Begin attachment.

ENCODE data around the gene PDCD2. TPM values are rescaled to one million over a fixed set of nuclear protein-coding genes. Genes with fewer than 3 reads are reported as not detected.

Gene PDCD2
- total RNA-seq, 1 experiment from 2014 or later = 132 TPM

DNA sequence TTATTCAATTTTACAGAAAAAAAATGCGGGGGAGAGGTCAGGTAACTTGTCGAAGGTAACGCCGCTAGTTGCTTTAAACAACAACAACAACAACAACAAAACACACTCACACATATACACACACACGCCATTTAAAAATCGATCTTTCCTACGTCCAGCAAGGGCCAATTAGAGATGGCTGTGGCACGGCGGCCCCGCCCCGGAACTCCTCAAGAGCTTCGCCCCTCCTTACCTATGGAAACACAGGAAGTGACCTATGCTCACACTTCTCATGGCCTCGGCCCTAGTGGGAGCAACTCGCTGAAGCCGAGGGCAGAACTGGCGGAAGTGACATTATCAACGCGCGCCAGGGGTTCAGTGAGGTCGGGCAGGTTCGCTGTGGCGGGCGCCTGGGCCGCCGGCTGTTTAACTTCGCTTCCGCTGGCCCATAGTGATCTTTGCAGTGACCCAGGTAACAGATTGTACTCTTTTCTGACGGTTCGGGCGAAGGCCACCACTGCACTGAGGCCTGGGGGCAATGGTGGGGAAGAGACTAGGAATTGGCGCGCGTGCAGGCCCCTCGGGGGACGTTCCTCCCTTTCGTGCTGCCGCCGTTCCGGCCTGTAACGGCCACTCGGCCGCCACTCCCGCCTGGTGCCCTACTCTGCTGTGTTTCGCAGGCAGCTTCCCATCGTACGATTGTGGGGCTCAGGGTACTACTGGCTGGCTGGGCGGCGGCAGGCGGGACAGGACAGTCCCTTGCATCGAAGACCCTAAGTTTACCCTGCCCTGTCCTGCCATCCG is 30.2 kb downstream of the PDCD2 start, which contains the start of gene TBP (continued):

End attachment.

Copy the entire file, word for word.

ENCODE data around the gene PDCD2. TPM values are rescaled to one million over a fixed set of nuclear protein-coding genes. Genes with fewer than 3 reads are reported as not detected.

Gene PDCD2
- total RNA-seq, 1 experiment from 2014 or later = 132 TPM

DNA sequence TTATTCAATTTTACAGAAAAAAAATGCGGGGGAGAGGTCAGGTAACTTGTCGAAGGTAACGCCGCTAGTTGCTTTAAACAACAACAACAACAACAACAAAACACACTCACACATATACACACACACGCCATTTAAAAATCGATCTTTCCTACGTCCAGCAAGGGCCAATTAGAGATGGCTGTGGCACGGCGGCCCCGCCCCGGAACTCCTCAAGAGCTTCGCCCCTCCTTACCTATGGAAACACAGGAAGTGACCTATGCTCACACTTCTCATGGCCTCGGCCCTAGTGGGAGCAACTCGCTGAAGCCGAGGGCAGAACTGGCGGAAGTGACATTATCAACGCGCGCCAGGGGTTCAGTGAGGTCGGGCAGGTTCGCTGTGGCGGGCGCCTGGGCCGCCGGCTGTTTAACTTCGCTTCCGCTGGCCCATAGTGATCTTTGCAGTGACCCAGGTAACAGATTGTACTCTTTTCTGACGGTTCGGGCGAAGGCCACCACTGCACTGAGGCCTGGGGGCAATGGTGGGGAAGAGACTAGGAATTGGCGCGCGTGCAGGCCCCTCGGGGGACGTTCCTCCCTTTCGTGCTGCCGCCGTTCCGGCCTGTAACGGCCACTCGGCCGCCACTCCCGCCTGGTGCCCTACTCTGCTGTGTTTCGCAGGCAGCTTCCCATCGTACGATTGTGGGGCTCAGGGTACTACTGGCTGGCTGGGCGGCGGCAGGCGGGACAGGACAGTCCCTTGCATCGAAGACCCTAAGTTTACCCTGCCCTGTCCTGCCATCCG is 30.2 kb downstream of the PDCD2 start, which contains the start of gene TBP (continued):